Contemporary plays examine Korean diaspora

By Yoon Min-sik
  • Published : Jun 4, 2017 - 13:53
  • Updated : Jun 5, 2017 - 17:45
Five plays written by playwrights of Korean descent will be staged at the National Theater Company of Korea in June and July, contemplating on the identity, family and other issues related to Korean diaspora.

Korean Diaspora Session, which opened last Thursday and will continue until July 23, sets the focus on those who often feel alienated.

“We were curious as to how the Korean diaspora is retaining their identity as Koreans, or how they are relinquishing it, and how they are changing. I felt that we could approach these issues in the wider topic of Korea’s identity,” said NTCK’s artistic director Kim Yun-cheol during a press conference on Friday, explaining how the company came to stage the project. “The goal (of the project) was to look at their (diaspora’s) concept and understanding and crisis of identity, and ponder on our (Koreans’) as well.”

Kicking off the session is “Song of the Dragons Flying to Heaven” by Young Jean Lee and “This Isn’t Romance,” by In-sook Chappell. 

Promotional image of “This Isn’t Romance.” (National Theater Company of Korea)
Promotional image of “This Isn’t Romance.” (National Theater Company of Korea)

Chappell, a London-based playwright who was adopted by a British family in her youth, was originally an actor but the limitations of being of Asian descent thwarted her from pursuing her career further.

In 2001, Chappell visited Korea on a government project. But while she sought to finally feel like she belonged, the experience only made her “feel very British.”

The visit inspired her to write the play, which she said was written in rage and pain.

The story is about a young woman named Miso, adopted by a British family at age eight. She returns to Korea after 25 years to find her brother Hansom, whom she abandoned upon being adopted.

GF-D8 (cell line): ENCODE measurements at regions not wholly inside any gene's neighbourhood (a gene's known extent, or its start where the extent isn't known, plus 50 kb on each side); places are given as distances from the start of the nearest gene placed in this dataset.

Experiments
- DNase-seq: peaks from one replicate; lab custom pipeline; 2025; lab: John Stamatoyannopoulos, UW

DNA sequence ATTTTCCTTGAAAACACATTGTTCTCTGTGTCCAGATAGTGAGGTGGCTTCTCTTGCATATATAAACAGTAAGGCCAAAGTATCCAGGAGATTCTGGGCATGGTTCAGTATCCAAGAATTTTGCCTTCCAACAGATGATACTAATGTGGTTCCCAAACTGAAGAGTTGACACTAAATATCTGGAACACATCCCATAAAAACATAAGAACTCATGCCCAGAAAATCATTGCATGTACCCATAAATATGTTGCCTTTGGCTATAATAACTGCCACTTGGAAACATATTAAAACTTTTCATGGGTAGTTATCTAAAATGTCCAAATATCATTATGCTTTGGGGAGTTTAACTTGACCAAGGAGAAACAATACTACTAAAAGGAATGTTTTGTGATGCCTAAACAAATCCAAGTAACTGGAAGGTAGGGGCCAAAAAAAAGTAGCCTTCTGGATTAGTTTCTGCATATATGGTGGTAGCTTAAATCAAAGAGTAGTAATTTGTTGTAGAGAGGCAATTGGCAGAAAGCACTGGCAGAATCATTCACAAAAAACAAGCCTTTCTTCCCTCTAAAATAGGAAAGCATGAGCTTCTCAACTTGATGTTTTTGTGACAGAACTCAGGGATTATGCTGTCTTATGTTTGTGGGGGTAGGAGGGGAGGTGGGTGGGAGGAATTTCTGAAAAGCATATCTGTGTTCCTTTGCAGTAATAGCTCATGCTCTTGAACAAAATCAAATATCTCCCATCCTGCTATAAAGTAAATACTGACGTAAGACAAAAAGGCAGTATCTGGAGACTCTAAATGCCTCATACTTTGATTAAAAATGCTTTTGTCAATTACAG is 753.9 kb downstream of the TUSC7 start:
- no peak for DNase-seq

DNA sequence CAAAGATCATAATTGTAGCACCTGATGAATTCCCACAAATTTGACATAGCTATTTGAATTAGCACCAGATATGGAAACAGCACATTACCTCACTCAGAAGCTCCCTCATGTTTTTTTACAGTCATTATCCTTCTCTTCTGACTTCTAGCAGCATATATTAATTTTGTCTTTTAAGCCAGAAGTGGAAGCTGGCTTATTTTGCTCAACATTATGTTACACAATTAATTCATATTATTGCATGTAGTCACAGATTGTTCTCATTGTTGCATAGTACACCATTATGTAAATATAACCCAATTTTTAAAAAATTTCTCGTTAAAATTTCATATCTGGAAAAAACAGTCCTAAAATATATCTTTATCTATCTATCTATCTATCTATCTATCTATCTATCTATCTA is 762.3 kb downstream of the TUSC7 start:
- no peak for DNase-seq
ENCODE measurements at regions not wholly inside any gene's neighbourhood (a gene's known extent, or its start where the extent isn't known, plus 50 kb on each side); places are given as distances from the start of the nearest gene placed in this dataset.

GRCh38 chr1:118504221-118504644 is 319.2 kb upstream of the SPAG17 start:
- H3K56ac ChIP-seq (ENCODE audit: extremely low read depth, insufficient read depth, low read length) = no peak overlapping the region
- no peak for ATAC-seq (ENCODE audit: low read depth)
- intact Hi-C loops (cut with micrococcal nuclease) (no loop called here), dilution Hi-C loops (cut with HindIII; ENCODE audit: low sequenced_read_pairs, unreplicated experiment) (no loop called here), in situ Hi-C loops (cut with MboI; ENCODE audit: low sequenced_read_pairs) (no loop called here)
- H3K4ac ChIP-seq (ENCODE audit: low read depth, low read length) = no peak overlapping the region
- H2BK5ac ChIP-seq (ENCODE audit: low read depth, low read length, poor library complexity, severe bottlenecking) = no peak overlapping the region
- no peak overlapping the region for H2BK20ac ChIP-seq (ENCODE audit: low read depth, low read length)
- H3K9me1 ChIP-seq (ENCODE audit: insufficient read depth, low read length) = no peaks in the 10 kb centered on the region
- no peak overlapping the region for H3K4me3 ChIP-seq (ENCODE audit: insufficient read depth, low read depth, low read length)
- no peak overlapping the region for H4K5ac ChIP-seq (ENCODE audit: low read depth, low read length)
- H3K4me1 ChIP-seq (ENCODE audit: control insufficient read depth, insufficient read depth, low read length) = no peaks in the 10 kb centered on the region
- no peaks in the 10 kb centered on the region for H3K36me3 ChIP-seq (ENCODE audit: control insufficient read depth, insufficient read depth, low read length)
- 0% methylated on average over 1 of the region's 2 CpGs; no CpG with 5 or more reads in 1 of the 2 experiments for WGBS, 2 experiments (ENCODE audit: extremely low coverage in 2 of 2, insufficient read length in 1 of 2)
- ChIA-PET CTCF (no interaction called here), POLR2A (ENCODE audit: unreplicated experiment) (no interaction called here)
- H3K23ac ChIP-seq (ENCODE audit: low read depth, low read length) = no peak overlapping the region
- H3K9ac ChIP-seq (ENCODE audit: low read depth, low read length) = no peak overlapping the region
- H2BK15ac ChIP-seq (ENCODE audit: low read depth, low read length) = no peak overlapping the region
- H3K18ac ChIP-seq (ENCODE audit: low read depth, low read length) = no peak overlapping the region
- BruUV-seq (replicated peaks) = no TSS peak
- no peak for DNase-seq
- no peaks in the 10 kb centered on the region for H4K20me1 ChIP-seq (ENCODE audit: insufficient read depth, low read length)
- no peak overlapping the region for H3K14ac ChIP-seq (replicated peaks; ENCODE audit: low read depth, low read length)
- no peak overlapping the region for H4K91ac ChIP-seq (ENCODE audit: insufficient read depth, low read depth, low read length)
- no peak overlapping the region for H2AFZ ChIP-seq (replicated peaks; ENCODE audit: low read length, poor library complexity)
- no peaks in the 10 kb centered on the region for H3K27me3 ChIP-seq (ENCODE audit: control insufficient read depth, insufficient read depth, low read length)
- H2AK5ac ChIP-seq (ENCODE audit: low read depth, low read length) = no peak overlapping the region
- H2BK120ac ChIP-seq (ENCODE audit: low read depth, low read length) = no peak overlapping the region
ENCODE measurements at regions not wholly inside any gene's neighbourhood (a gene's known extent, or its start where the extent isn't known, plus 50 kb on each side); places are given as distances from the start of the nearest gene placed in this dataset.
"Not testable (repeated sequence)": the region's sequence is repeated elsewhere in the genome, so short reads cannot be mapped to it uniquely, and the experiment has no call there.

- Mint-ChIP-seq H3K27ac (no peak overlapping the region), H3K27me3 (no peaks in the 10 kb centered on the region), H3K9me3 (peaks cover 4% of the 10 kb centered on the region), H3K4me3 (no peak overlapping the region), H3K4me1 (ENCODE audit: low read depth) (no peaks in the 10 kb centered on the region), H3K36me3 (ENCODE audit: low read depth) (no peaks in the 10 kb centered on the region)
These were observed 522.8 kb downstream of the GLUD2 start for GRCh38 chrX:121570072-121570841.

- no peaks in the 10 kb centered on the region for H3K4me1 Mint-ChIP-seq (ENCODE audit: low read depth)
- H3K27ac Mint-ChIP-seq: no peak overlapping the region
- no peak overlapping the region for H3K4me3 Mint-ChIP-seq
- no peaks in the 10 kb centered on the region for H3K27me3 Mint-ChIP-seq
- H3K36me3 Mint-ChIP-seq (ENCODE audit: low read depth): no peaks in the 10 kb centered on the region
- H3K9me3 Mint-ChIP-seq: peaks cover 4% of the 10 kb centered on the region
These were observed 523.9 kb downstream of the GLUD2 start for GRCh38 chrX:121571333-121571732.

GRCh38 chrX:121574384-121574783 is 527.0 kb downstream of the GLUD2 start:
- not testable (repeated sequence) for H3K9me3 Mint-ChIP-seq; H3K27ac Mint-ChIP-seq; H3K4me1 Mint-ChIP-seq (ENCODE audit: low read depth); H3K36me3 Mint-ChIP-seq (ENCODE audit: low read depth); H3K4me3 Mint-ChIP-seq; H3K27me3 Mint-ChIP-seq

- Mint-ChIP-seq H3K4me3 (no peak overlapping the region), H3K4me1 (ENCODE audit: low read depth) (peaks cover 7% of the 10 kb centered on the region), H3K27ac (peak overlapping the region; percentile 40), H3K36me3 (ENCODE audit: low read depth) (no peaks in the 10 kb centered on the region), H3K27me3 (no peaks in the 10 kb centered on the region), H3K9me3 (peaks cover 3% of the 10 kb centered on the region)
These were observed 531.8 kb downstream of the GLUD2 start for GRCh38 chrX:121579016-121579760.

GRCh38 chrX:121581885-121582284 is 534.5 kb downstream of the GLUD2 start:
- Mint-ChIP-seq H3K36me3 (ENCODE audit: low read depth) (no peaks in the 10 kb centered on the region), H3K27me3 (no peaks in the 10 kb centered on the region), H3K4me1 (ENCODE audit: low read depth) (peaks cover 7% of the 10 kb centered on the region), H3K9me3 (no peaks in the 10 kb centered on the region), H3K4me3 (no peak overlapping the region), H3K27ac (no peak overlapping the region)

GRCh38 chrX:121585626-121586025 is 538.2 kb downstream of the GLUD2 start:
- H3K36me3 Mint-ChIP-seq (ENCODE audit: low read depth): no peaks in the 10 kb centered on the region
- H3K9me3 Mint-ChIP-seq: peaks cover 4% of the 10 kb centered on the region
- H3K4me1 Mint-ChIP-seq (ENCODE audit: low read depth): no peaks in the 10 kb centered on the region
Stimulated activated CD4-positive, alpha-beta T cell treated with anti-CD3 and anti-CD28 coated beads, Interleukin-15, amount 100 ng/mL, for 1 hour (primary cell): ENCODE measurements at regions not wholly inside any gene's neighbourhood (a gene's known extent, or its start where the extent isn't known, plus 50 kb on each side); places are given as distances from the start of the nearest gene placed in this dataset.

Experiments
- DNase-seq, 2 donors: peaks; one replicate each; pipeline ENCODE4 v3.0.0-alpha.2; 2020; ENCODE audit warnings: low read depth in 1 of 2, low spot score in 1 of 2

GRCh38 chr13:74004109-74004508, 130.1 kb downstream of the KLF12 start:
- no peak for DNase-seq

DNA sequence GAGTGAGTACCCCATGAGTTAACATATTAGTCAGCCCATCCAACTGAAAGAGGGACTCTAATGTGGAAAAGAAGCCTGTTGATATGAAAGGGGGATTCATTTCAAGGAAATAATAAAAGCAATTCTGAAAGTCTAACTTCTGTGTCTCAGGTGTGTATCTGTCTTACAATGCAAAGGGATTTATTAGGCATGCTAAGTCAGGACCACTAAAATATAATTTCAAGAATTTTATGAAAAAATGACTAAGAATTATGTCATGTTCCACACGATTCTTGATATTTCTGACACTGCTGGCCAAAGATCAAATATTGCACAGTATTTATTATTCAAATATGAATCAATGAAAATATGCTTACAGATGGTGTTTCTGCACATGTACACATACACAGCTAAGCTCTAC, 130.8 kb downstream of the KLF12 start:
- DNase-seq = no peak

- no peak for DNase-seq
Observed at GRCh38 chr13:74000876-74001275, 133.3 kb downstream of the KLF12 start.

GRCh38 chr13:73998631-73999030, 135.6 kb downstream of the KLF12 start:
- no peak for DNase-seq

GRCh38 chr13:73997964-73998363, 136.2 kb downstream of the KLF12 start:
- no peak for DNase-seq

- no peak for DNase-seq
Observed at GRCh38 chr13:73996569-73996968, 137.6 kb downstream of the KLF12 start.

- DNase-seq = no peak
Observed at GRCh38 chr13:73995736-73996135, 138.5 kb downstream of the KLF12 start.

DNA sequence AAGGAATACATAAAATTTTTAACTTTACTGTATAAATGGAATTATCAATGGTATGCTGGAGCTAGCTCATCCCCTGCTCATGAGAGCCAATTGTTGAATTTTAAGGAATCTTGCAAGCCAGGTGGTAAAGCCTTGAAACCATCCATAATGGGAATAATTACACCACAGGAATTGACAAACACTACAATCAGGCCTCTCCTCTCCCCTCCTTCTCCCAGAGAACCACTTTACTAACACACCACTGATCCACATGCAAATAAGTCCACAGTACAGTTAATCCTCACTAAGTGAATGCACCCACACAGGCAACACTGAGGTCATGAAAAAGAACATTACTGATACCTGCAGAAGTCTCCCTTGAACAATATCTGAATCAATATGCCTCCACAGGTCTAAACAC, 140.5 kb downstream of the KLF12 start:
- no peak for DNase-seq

Their meeting backfires in an unexpected turn as the siblings find that the only ones that can fill their emotional void is each other.

“It’s extreme, but I don’t think we should underestimate the trauma that adoptees face. Some people cannot overcome the trauma,” she said.

Chappell explained while Miso’s story is fiction, she did put a lot of herself in the central character and her brother.

“Korea is part of my identity, even it is a very confusing part,” Chappell said.

She added that she wanted her story to be more than a message, that she wanted it to entertain and emotionally engage people. “Although ‘This Isn’t Romance’ is quite dark, it is very funny in some moments. If you’re going to make people cry, you should also make people laugh,” she said.

“This Isn’t Romance” runs from June 2 to June 18, at 8 p.m. on Monday, Wednesday, Thursday, 9:30 p.m. on Friday, and 6 p.m. on weekends.

“Songs of the Dragons Flying to Heaven” by Young Jean Lee” -- dubbed “hysterically funny” by the New York Times -- deals with the sensitive issue of discrimination and minority rage in a provocative fashion. Caucasians, Asians, everyone is bigoted in a piece that perfected its goal of “making the audience uncomfortable” and realize their own bigotry.

The play is staged from June 1 to June 11, 7:30 p.m. on weekdays and 3:00 p.m. on weekends. There are no shows on Tuesdays.

From June 22 to July 2, Julia Cho’s “Aubergine” takes to the stage.

A drama about a Korean-American son and his father, who is on his deathbed, “Aubergine” mixes humor and emotions.

The show is on at 7:30 p.m. on weekdays and 3 p.m. on weekends.

A Q&A session with the director and the actors will take place after the June 24 performance.

Mia Chung’s “You For me For You” depicts the story of North Korean defectors. One sister manages to escape the reclusive state, while the other fails and falls into a well.

Chung, who learned of North Korea through media, deliberately opts not to depict the country in a realistic fashion. This allows the audience members to focus on the psychological aspect of the characters, as the startling tail blurs the line between reality and fantasy.

The play runs from June 30 to July 16 at 8 p.m. on weekdays and 6 p.m. on weekends. There is no show on Tuesdays. On July 8 and July 9, the play will be staged at 3 p.m.

A Q&A session with the director and the actors will take place after the July 1 performance.

Another actor-turned-playwright Ins Choi will present “Kim’s Convenience,” critically acclaimed in Canada. The comedic work by Choi depicts the conflict and reconciliation within a migrant family through humor, touching on the issue that expands beyond the Korean diaspora.

The show is on at 7 p.m. on weekdays, and will not be staged on Tuesdays. It will be on at 3 p.m. on weekends.

A Q&A session with the director and the actors will take place after the July 22 performance.

Throughout the session, there will also be exhibitions on Korean art, and a food truck will be set up on weekends prior to the performances.

For tickets, contact 1644-2003 or visit Tickets for each play are priced at 30,000 won ($26.70), and a package deal for all the plays costs 88,000 won. A package deal for “Song of the Dragons Flying to Heaven” and “This Isn’t Romance” this Friday costs 39,000 won. 

By Yoon Min-sik